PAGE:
There is a secular version of this view My follow up to Moral Minds. There is a secular version of this view as well, which holds that humans are beasts at heart whose basest instincts are held in check by a mere veneer of civilization.
Take away our modern moral codes and laws and the beast quickly emerges. I find this to be a grim, depressing view of what it means to be human, one that has us constantly at war with our inner selves. It also makes no sense from an evolutionary perspective, since if civilization or God is all that keeps us from tearing each other apart, how could we and our pre-human ancestors have made it through the period before organized religions and systems of laws were developed?
What would have held primitive human and pre-human groups together, and how would moral systems have ever emerged? The view advanced in this book is that our system of morals actually draws on deep-seated social instincts developed over millions of years of evolution culminating in the primates, and specifically us. Humans are, in fact, naturally "good" in the sense that we have all the basic elements to be moral citizens - such as the ability to empathize with others, the need and desire for close social bonds with friends and mates , an acute sense of fairness, a willingness to share and help others with no conscious awareness of promoting the general good, the ability to feel shame in the face of the group's disapproval.
Elements like these have served an evolutionary purpose by promoting group cohesion, stability, and success. It is therefore more accurate to say that our moral codes were built upon a framework of innate moral capacities than that we owe our sense of right and wrong to those same codes.
The author, a biologist, backs this up with much research on primates, and especially chimpanzees, our closest relatives. There is evidence in chimpanzee communities of quite evolved capacities such as sympathy for others' distress, mourning the loss of a parent or child, and reciprocal altruism doing favors for others with no immediate expectation of reward.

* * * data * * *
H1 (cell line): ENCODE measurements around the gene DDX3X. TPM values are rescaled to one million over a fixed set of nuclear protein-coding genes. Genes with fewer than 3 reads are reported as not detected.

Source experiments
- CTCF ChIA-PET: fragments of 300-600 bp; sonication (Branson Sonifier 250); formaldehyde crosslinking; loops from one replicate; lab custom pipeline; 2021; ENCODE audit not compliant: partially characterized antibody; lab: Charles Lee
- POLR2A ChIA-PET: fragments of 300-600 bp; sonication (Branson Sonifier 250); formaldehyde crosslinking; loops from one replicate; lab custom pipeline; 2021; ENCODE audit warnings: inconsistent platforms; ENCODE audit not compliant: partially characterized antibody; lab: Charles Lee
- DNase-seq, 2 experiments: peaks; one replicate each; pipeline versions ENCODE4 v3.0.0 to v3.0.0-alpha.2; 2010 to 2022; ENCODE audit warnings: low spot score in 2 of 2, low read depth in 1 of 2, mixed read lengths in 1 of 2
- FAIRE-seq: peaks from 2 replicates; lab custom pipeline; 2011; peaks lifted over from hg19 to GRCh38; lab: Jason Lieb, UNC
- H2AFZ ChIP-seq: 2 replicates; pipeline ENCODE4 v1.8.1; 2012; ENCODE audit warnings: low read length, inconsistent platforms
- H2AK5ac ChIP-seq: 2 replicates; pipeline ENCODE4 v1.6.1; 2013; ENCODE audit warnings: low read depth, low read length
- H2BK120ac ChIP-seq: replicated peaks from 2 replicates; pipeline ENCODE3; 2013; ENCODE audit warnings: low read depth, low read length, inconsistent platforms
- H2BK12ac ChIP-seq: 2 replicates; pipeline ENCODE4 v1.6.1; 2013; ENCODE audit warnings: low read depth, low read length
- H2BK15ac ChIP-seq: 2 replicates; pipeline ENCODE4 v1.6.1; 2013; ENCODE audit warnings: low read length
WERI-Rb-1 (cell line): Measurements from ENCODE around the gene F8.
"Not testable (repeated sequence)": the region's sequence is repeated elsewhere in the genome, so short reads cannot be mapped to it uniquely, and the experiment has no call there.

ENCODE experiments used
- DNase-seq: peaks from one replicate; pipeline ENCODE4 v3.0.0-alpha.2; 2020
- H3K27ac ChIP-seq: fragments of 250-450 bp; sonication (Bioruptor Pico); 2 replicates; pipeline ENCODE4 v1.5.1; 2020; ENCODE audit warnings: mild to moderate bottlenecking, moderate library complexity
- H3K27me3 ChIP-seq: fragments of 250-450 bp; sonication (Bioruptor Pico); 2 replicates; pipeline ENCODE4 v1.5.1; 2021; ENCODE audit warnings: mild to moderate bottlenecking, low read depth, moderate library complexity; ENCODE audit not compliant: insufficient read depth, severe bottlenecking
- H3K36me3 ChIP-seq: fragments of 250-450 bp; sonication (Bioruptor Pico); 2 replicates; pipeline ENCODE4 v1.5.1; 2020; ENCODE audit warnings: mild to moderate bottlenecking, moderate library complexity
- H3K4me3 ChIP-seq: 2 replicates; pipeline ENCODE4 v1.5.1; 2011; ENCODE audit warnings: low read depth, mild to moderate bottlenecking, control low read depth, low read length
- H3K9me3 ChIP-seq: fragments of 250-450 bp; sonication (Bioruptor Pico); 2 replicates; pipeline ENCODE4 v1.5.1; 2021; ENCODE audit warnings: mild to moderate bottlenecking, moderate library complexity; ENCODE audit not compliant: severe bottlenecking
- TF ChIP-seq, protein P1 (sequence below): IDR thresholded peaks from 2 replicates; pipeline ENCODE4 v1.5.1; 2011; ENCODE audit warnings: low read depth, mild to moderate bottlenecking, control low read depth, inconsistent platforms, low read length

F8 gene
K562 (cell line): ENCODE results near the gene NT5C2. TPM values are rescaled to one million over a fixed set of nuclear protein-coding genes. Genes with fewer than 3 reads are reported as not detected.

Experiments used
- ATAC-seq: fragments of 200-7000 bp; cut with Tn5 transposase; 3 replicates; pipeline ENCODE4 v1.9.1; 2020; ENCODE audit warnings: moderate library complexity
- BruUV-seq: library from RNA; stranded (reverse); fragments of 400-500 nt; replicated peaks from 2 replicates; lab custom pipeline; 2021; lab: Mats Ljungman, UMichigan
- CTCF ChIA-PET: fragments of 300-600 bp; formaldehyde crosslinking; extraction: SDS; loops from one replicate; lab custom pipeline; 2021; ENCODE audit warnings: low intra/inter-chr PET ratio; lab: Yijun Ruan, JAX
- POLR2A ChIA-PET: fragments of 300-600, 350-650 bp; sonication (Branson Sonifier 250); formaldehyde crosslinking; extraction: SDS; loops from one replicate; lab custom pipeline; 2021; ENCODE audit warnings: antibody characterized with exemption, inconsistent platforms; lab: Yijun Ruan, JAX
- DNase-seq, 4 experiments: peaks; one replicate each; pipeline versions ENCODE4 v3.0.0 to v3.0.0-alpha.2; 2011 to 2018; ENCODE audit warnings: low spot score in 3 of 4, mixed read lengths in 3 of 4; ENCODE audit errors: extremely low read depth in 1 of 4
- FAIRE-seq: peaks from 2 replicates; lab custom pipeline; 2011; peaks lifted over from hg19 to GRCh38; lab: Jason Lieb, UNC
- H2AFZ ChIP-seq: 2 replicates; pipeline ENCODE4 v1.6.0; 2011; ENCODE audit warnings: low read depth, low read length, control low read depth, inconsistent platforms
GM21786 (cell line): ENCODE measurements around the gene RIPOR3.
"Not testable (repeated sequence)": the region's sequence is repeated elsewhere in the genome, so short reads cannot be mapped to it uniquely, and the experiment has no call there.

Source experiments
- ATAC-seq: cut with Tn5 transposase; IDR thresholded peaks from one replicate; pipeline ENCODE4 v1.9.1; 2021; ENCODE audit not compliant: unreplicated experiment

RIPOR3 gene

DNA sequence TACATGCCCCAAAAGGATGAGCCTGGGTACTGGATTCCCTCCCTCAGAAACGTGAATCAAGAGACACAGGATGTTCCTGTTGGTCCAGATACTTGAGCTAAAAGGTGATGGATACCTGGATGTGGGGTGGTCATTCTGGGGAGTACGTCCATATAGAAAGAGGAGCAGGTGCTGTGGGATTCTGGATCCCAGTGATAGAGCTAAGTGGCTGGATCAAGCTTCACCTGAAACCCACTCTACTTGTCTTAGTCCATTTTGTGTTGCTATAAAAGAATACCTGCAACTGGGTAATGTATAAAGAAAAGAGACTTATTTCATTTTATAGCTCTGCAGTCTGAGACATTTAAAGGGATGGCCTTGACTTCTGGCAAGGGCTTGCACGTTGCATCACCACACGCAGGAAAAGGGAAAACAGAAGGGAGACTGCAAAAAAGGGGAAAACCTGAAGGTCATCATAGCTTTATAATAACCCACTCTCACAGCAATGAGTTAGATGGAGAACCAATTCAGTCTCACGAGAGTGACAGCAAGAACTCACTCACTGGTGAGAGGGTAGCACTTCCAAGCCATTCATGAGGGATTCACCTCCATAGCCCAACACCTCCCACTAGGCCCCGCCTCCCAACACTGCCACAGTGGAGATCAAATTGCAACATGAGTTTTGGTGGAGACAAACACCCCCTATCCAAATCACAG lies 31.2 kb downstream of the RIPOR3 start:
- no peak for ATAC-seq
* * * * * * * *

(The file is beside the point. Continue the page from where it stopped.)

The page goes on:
There is no claim that chimpanzees have a moral code similar to ours, but it is possible to see how moral systems might have emerged from some of these basic elements.
To be sure, there are always cheaters, and all societies deal with them through a system of punishment. They also reward good behavior by elevating the status of individuals who do good things - and all primates including humans are acutely conscious of status.
There are also dysfunctional societies where what we think of as civilized legal systems have broken down, leaving anarchy. And yet, even in such dysfunctional environments think Somalia , elements of our common moral heritage remain - parents love and care for their children, friends protect friends, tribe members look out for other tribe members - and crimes are generally directed at those perceived to be outside the group.
What I like about this approach is that it gives us a rather more hopeful view of human nature. Yes, we need to fight against selfish and destructive impulses - but it's in our nature to want to do good for our family and friends.